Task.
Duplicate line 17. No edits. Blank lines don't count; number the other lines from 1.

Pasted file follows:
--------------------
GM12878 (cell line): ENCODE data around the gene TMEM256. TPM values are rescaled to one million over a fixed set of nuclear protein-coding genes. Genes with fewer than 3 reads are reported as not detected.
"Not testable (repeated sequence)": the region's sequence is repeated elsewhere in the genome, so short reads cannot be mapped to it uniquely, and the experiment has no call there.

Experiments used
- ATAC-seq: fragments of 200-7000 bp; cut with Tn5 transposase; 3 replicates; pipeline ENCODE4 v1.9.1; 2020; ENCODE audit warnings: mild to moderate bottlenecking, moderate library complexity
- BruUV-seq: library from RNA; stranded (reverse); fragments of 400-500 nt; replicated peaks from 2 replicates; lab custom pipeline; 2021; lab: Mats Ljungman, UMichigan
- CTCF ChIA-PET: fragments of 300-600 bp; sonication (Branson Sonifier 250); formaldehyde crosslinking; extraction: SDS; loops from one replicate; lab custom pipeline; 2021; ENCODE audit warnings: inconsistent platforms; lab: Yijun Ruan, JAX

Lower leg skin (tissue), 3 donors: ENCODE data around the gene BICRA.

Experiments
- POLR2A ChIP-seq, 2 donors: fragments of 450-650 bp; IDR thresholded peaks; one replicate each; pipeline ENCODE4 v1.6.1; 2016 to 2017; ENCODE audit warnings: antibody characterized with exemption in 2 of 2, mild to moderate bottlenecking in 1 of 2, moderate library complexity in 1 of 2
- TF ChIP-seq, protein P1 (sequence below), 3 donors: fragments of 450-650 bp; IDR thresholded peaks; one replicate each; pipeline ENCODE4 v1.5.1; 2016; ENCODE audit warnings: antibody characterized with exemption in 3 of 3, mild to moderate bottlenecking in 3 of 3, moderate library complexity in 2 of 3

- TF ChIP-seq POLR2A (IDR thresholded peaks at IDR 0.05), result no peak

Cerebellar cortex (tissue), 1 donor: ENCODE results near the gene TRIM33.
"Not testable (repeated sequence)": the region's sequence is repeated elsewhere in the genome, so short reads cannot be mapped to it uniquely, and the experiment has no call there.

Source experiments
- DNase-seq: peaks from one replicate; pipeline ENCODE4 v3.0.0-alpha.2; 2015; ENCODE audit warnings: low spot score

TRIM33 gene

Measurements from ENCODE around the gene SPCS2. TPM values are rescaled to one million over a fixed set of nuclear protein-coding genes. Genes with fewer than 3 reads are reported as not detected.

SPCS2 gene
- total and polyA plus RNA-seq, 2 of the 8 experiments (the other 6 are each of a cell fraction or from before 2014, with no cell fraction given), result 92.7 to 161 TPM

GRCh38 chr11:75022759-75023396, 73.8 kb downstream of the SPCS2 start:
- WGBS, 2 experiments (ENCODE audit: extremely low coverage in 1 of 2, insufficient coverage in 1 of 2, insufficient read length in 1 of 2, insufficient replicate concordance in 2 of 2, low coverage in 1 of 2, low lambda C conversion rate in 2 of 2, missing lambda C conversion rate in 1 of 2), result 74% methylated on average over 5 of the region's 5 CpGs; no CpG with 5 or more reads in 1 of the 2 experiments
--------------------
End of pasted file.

Measurements from ENCODE around the gene SPCS2. TPM values are rescaled to one million over a fixed set of nuclear protein-coding genes. Genes with fewer than 3 reads are reported as not detected.